In the past few years, the governments of Kazakhstan and Uzbekistan have both made a rather bold commitment: They will soon use the Latin alphabet to write their respective Turkic languages. They will refrain from Cyrillic, a writing system originally developed to help convert the semi-literate Slavic cultures of the Middle Ages to Christianity; it has been in official use throughout the region since roughly 1940. These aren’t the first former Soviet republics to make this declaration either—Azerbaijan, Moldova, and Turkmenistan have also moved their countries away from a Cyrillic writing system in favor of a Latin one.
The question of alphabet reform is hardly new for these countries—over the last 150 years or so, Kazakh has been written in Arabic, Latin, and Cyrillic, each prevailing at different points in the language’s history. The writing systems used to record the languages have changed about as many times as have the hands ruling over their speakers. In turn, the alphabets end up reflecting efforts to retain (or erase) individual cultural identities, the symbols themselves becoming political tools to further nationalist agendas.
That the Cyrillic alphabet is used so widely, even in non-Slavic languages like Mongolian and Chechen, is curious, though not altogether unusual. Plenty of languages have borrowed writing systems over the years and adapted the letters to fit their respective phonological systems. English, for example, was once written using Anglo-Saxon runes that have since been replaced by the Latin-derived characters you’re reading right now.
What is somewhat peculiar is the frequency with which these languages have undergone alphabet reform. From 1923 until the early 1930s, the Soviets undertook a program of “indigenization,” rooted in an anti-imperialist philosophy that attempted to reverse the inter-ethnic tensions created by the previous empire’s “Russification.” Indigenization called for the promotion of several minority languages that the Russian empire had neglected for years.
As part of these indigenization efforts, Soviet leaders developed alphabets for several minority languages, most of which were previously unwritten or relied on scripts deemed unfit for everyday use, either due to a non-secular (and therefore, non-socialist) quality, or a lack of standardization. A decade later, Soviet leaders reversed course, leading to the development of Cyrillic-based counterparts still operating in more than 100 different languages across the former territories of the Soviet Union.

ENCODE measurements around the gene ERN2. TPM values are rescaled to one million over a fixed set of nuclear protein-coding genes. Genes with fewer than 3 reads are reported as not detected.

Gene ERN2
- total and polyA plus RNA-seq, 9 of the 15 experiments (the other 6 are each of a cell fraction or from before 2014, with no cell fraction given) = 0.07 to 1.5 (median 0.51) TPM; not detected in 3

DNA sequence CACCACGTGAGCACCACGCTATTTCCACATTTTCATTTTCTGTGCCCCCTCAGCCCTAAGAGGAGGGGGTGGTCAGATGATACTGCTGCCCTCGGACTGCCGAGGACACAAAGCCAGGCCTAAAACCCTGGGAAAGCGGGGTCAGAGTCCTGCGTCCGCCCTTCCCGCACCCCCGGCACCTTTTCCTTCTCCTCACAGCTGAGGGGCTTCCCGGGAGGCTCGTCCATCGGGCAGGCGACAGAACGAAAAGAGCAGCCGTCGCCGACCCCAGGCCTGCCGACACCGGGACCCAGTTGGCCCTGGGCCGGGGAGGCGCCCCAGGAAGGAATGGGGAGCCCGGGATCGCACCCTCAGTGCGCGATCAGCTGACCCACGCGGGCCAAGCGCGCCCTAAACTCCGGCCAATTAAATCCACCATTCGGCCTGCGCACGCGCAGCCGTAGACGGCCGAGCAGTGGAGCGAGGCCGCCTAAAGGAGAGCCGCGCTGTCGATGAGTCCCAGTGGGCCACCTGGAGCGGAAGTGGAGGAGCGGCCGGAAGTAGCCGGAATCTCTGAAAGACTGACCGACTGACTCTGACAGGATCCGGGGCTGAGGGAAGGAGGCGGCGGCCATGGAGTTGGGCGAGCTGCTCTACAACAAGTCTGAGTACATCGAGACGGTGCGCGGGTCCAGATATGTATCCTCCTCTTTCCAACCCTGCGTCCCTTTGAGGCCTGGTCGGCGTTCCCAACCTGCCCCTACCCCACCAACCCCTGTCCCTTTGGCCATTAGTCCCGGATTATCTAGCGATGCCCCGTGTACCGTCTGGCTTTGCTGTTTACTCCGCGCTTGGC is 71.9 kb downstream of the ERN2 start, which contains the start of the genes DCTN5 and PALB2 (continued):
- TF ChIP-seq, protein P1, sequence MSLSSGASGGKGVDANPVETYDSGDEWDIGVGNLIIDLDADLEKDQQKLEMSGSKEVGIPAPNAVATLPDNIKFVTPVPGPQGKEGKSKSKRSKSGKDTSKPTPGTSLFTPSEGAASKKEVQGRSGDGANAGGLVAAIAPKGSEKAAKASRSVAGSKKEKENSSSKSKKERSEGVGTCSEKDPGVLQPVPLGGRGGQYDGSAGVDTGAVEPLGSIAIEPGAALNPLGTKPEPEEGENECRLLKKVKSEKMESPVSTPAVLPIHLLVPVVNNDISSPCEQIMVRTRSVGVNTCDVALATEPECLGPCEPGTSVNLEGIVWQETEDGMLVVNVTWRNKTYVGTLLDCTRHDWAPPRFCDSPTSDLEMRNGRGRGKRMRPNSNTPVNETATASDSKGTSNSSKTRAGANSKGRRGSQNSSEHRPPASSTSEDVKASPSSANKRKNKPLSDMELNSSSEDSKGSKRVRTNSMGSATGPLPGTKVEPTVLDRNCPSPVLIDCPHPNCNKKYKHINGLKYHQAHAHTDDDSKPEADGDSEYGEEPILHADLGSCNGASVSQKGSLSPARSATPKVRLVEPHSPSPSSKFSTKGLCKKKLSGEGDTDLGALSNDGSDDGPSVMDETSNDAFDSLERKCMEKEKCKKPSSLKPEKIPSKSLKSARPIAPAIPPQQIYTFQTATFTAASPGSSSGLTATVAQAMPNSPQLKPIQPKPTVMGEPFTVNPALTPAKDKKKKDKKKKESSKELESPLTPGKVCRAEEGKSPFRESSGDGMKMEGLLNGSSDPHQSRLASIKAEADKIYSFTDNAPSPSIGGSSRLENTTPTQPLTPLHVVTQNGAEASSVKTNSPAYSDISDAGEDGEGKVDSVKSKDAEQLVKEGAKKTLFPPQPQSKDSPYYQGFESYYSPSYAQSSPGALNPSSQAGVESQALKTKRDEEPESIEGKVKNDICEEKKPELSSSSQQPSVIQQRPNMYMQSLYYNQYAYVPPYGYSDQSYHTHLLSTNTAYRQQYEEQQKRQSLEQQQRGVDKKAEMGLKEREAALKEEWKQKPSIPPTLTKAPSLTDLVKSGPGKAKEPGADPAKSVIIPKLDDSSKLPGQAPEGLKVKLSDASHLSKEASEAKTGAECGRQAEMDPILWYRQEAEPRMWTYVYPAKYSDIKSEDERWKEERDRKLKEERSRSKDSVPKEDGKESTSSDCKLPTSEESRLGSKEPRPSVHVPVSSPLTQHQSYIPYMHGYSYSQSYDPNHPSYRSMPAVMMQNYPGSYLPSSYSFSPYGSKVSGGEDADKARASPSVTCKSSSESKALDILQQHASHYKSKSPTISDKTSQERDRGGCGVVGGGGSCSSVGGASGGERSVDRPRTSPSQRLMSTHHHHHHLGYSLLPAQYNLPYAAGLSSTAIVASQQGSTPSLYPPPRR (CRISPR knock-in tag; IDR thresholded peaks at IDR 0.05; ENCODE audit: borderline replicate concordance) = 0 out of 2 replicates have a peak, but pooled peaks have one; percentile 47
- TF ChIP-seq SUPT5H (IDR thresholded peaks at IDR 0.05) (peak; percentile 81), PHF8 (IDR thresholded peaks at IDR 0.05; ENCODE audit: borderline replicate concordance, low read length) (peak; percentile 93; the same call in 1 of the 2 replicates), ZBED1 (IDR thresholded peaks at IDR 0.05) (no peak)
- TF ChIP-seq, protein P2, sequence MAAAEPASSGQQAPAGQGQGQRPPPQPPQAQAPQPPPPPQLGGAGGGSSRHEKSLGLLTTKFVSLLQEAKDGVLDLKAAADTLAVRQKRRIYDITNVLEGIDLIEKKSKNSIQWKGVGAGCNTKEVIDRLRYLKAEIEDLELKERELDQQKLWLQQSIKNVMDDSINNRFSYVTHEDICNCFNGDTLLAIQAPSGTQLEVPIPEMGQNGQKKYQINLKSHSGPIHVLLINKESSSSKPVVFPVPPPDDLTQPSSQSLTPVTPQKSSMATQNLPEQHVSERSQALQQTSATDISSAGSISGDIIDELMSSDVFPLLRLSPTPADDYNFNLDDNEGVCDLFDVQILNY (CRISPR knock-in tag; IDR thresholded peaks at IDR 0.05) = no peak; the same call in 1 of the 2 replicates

Before the Soviets, however, the Russian Empire was in charge. From its inception in 1721 until the 1917 revolution, it largely dismissed the non-Slavic languages of the Eurasian Steppe. This was part of a broader program of “Russification,” wherein Russian language and culture were imposed upon non-Russian ethnic groups. Historian Wayne Dowler notes that Russians throughout the empire viewed territories like modern-day Kazakhstan and Uzbekistan as “integral parts of Russia,” despite the fact that Kazakhs and Uzbeks shared few linguistic or cultural commonalities with the Russian ruling class.
Though they were not ethnic Russians, the native peoples of territories that today make up Kazakhstan and Uzbekistan were encouraged to use Russian and act as Russians. “Even the most enthusiastic supporters of self-determination for non-Russians believed that they would at most opt for cultural autonomy within a federal political structure and predominant framework of Great Russian language and culture,” Dowler writes.
At the same time, most of the minority languages throughout the empire were rarely, if ever, written down. Those that were (typically Turkic languages like Kazakh or Tatar), tended to use a complicated and nonstandard form of the Arabic alphabet. The Arabic alphabet—also called an abjad, a term to describe writing systems that depict consonants but not vowels—was far from ideal, particularly for Turkic languages. Because the abjad doesn’t transcribe vowels, diacritical marks and additional symbols were needed to adequately convey the vowel harmony that plays a major role in the phonology and word structure of most Turkic languages.
For example, a Kazakh version of the Arabic alphabet featured seven annotated variants of the Arabic character “waw” (“و”) to indicate different vowels and diphthongs that simply don’t exist in Arabic.